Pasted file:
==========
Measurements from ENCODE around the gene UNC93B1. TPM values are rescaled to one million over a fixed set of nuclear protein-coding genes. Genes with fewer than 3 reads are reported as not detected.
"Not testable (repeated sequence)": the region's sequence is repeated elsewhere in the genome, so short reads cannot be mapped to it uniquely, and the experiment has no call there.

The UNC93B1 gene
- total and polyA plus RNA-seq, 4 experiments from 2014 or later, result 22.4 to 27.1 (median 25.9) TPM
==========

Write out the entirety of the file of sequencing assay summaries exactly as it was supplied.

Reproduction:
Measurements from ENCODE around the gene UNC93B1. TPM values are rescaled to one million over a fixed set of nuclear protein-coding genes. Genes with fewer than 3 reads are reported as not detected.
"Not testable (repeated sequence)": the region's sequence is repeated elsewhere in the genome, so short reads cannot be mapped to it uniquely, and the experiment has no call there.

The UNC93B1 gene
- total and polyA plus RNA-seq, 4 experiments from 2014 or later, result 22.4 to 27.1 (median 25.9) TPM